Tip 4: Focus on the long term

Children who do well in high stress situations such as the DSA Interview, are usually able to see beyond the moment. Encourage them to see that their preparation for this DSA Interview is valuable to them regardless of the outcome. Having an early experience of taking on an interview and its challenges is a significant step in being able to handle future interviews that they will face as part of their development.

Focusing strictly on the DSA Interview can create tensions that places the child on a shaky footing before he/she even commences the interview. Do remember that this interview may be the first, but it is definitely not the last in their lives.

Tip 5: Practicing the right way

While we all know the old adage of “practice makes perfect”, it is essential to understand that practice does not make perfect if you are practicing it wrong. Also, it is important to recognize the uniqueness in every child, and therefore there is no perfect answer for anyone to memorize. Many candidates practice hard for their interviews, but how they practice may not be ideal. Here are some of the common mistakes:

  • Memorizing answers from Google
  • Practicing by writing or typing and not by speaking
  • Regurgitating “perfect” answers instead of speaking with sincerity

Candidates who practice by memorizing their lines tend to spend their time during an interview regurgitating these lines. Regurgitation removes social awareness, and it creates a candidate who talks to him/herself instead of focusing on developing good rapport with the interviewer.

In addition, reliance on rote-learning tends to cause a high degree of stress for the candidate during the actual interview, as they are likely to receive questions that are different from what they have prepped for. The real interview situation which requires them to think on their feet and showcase critical reasoning is not sufficiently practiced if they focus on rote-learning.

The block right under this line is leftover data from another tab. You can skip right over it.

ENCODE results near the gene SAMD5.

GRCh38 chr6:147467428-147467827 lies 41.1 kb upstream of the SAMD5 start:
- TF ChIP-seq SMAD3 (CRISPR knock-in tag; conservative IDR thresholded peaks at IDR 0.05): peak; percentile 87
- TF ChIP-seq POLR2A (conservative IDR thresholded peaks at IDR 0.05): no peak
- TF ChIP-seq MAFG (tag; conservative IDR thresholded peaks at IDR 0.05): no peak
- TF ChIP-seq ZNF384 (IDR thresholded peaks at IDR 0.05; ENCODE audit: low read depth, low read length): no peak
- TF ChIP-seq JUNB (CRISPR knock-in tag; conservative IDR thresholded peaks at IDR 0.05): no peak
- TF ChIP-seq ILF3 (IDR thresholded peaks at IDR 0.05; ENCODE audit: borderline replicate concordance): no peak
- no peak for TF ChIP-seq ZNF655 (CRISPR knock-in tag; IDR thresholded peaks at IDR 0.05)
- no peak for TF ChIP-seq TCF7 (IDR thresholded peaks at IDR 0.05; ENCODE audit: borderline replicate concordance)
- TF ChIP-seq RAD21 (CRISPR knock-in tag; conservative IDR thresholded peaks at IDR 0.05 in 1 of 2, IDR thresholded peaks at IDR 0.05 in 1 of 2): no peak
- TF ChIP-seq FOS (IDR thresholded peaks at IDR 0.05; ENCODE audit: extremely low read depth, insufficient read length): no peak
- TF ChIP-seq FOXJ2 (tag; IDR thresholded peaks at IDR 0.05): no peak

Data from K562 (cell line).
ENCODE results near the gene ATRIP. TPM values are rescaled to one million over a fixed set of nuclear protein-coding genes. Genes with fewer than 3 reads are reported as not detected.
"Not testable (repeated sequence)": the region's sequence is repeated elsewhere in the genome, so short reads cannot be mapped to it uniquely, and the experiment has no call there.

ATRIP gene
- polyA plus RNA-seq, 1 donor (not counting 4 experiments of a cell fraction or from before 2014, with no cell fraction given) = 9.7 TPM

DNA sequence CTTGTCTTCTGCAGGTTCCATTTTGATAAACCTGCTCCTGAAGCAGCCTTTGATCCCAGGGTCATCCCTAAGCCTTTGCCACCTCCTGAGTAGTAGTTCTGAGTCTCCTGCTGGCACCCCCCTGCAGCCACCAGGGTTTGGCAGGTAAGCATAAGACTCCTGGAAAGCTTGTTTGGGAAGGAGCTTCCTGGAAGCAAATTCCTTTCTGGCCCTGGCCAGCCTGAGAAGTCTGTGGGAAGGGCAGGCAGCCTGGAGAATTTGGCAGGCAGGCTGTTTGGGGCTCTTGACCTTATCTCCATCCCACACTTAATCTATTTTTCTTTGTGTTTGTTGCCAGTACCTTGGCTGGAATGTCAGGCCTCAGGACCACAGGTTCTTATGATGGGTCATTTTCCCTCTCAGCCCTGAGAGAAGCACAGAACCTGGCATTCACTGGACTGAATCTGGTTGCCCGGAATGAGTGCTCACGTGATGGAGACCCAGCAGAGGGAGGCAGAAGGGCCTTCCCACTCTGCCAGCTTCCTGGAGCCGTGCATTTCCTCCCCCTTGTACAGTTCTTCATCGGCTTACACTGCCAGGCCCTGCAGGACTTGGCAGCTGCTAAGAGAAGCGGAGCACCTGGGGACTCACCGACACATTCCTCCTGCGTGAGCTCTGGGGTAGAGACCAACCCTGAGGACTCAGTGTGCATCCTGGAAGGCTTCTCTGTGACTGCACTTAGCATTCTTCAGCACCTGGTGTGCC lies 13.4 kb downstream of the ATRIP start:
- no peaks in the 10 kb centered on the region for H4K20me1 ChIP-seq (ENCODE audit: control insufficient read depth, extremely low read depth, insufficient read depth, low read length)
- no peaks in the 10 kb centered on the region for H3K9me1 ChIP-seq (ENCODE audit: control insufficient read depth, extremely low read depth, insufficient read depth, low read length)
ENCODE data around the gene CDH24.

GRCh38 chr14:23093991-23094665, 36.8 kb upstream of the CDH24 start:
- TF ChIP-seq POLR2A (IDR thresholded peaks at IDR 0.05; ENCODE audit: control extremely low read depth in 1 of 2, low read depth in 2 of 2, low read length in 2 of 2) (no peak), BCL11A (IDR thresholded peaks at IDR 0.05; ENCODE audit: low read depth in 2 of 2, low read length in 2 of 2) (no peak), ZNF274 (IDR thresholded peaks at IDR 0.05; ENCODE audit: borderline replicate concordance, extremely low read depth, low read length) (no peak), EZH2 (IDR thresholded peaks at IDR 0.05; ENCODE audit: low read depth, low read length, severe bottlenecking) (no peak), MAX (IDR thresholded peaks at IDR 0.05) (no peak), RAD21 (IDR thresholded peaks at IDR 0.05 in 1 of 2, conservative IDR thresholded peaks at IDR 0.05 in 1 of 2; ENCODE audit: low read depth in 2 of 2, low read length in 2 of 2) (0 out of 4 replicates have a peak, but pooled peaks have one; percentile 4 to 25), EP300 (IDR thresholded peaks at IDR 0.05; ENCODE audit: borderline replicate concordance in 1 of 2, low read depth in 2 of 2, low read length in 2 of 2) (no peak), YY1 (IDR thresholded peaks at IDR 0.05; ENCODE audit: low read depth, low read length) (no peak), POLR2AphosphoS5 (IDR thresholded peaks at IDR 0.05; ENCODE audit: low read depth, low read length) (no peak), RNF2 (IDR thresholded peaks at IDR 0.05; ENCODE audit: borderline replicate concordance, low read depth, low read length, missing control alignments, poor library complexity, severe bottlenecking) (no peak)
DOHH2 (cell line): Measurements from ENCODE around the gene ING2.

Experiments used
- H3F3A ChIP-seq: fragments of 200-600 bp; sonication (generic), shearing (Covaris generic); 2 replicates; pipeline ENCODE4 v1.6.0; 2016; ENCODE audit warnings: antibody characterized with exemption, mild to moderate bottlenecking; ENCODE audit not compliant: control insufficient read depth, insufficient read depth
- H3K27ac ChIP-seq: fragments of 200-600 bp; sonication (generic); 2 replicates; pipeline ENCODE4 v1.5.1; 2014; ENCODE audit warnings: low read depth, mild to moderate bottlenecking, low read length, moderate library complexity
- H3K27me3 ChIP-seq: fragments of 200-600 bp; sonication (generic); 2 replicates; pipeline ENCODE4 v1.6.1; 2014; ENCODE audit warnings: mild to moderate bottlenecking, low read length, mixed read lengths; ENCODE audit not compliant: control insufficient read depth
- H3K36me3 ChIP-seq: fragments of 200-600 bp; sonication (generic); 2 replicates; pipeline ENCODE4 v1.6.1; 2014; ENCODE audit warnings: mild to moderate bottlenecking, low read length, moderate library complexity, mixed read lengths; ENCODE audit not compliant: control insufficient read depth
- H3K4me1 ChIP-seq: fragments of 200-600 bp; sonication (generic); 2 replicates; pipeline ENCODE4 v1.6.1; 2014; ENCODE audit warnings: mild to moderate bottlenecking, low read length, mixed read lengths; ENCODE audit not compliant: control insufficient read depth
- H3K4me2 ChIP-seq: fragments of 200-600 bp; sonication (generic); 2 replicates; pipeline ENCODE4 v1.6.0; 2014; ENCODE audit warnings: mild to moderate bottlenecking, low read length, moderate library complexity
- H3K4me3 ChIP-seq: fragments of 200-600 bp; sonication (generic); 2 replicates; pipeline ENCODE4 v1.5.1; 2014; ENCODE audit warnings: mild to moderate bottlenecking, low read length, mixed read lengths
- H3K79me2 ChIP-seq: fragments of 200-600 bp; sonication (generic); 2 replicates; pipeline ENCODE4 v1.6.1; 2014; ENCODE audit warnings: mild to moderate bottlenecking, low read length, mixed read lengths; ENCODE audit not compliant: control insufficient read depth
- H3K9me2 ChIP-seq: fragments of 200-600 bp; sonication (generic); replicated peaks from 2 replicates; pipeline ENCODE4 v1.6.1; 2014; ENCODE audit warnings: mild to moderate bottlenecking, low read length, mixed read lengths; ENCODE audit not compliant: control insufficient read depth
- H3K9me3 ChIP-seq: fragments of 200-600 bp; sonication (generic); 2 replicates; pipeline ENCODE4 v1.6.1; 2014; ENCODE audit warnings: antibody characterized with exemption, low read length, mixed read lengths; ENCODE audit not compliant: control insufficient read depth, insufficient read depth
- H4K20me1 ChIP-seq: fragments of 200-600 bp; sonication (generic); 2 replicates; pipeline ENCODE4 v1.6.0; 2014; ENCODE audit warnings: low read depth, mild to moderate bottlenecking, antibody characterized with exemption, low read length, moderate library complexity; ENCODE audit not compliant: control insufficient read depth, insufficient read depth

How to ace the DSA Interview

The interview is a niche situation, so having proper practice, coaching and feedback for your child’s interview skills can make the entire process a much more valuable learning experience and more focused for success, and not just for this particular DSA interview, but for all future interviews they will encounter.

Interview skills encompasses many important life skills that they will need in their academic and career path, including communication skills, self-confidence, ability to manage your nerves, situational aptitude, critical thinking and more.

At Discovering Potential, we specialize in coaching on a 1-on-1 basis as well as conducting workshops. We coach each child from the inside out, starting with understanding and respecting their individual personality types.

We augment our interview and communication skills with our expertise in neuro-linguistic programming and behavioral consulting which allows us to observe and coach the child on both non-verbal and verbal communication skills including small nuances such as their facial responses, non-verbal habits and reactions.

We empower them with interview skills and techniques to take on any type of question, building self-awareness and confidence along the way so that they can build on the coaching to achieve a greater level of interview skills for their future.

Siew Ling Hwang

Written by: Siew Ling Hwang, Founder and Principal Interview Coach, Discovering Potential www.discoveringpotential.com.sg

Ms Siew Ling Hwang has extensive experience providing interview skills training. She specialises in conducting 1-on-1 training and workshops for those seeking to improve their interview skills for school interviews as well as for job interviews. She is an Interview Skills and Communications Skills Coach, a Certified Practitioner of Neuro Linguistic Programming (NLP) and NLP Coaching, as well as a Certified Advanced Behavioural Analyst and Career Coach. Her unique skillset in combining real world practices, NLP Coaching techniques and personality and behavioural expertise provides clients with an effective session to achieve real improvements that carry them beyond the interview they are preparing for.